great album.

The End of All Things to Come This is yet another Awesome Mudvayne album! While it may be more mellow than LD.50 and Kill I Oughtta (the Beginning of All Things to end), it is still an incredible album that should be owned by anyone interested in metal made in the past 20 years. 1. Silenced- This is a good way to start off the album, like Dig it is a very fast song. I also has more point to it telling someone that they don’t want to be censored or silenced. 9/10 2. Trapped in the Wake of a Dream- This song is incredibly technical and well displays Mudvayne’s musicianship and signature Math metal sound with changing time signatures. played in 11/8 and 17/8. 10/10 3. Not Falling- This is probably Mudvayne’s first truly commercially successful song and is a very cool song. 9/10 4. (Per)Version of a Truth- this is a song that talks about, as stated by the title, the perversion of truth. Another excellent song that is emotional and a corner stone of the album. 10/10 5. Mercy, Severity- in my opinion, this is probably the best song on the album. It is melodic at some points and guttural at others. It also has very interesting lyrics, among mudvayne's best (and thats saying alot). 10/10 6. A World So Cold- this is another powerful song. It starts of very slowly and then speeds up and slows down till the end were it becomes really extreme for about thirty seconds. Another radio hit, for fans of Mudvayne and just music in general. 10/10 7. The Patient Mental- this uses a nice play on words in the title. I really love the interesting lyrics in this and it would make a really cool music video. 10/10 8. Skrying- I have no idea what this song is about, which doesn’t make it a bad song, just confusing. I think that this is were the album begins to lose some of its steam. 9/10 9. Solve Et Coagula- I’m not sure what the title means but I know it’s Latin. This song is actually not bad, it’s very intense but just not quite as good as the early songs on the album, very technical. 8/10 10. Shadow of a Man- from the title I thought this would be a really cool song, but it’s actually the low point of the album in my opinion. 6/10 11. 12:97:24:99- I’m not sure what it symbolizes but it isn’t anything really, it’s just something like 11 seconds of silence. 12. The End of All Things to Come- I have to say I love this song. It is just a very sadistic piece about ending the world. It might be a commentary on the kind of people who would actually do these things, not just a light hearted joke. This has the most guttural vocals on the whole album, extremely heavy. 10/10 13. A Key to Nothing- This is an interesting and depressing song, which I think is the speaks of the aftermath of the end of the world. This album almost seems to be a loose concept album when you think of it, all leading to this point. 8/10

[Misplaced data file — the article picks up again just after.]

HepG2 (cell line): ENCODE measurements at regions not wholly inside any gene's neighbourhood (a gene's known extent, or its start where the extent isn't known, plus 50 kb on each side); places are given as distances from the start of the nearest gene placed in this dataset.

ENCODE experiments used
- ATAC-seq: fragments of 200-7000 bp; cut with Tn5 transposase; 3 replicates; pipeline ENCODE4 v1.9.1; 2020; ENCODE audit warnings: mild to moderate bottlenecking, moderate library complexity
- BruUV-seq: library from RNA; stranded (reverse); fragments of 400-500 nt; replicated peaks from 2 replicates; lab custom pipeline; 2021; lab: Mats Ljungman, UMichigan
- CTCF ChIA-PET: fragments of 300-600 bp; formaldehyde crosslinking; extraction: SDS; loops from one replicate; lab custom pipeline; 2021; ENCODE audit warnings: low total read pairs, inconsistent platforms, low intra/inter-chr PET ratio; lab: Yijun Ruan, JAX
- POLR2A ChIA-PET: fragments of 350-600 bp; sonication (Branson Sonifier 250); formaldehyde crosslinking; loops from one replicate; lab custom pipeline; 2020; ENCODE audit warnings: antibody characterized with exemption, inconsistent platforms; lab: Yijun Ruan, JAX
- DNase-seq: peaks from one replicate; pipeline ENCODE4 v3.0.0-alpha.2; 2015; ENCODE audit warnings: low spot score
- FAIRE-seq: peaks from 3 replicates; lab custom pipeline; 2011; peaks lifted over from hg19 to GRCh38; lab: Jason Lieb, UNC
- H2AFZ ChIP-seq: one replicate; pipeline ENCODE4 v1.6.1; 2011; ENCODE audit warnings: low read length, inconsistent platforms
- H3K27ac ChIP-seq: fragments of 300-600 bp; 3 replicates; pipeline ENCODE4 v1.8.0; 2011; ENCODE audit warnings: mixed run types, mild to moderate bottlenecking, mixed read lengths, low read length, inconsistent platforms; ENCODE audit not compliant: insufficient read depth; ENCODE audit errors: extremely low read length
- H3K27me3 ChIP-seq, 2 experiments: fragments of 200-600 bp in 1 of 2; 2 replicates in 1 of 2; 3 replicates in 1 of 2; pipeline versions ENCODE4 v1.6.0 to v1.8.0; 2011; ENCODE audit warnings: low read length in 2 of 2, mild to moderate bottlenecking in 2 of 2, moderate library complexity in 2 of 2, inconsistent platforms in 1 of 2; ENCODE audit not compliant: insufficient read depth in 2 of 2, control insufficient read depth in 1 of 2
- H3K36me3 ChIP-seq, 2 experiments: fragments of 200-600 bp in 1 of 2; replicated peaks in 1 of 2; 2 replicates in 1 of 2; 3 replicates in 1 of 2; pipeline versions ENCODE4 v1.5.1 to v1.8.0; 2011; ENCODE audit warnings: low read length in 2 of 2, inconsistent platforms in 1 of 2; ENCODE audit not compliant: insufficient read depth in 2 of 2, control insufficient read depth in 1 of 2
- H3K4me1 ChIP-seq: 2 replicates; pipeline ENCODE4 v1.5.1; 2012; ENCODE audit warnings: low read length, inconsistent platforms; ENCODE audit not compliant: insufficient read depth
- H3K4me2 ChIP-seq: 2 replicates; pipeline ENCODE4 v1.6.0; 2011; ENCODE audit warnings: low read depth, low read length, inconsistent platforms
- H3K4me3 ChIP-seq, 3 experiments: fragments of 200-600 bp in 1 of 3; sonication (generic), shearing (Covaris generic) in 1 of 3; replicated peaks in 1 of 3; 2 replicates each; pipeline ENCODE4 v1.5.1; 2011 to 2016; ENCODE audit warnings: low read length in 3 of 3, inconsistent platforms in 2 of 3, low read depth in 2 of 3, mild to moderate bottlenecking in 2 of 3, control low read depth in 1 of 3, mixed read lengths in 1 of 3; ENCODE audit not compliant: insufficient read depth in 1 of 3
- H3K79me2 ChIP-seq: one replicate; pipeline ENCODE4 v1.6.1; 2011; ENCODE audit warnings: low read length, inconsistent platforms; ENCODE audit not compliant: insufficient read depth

Biography

Formed: 1996 in Peoria, IL

Genre: Rock

Years Active: '90s, '00s, '10s

Heavy metal quartet Mudvayne formed in Peoria, IL, in 1996, its members adopting the unusual pseudonyms sPaG (M. McDonough) (drums), Gurrg (G. Tribbett) (guitar), and Kud (Chad Gray) (vocals). The group's original bassist was replaced after two years by Ryknow (Ryan Martinie). During their development, the bandmembers began the practice of applying bizarre makeup. After self-releasing their first album, Kill, I Oughta, they were signed by Epic Records and recorded their major-label debut, L.D. 50,...
Full Bio
The End of All Things to Come, Mudvayne
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  • $9.99
  • Genres: Rock, Music, Hard Rock, Metal
  • Released: Nov 12, 2002
  • Parental Advisory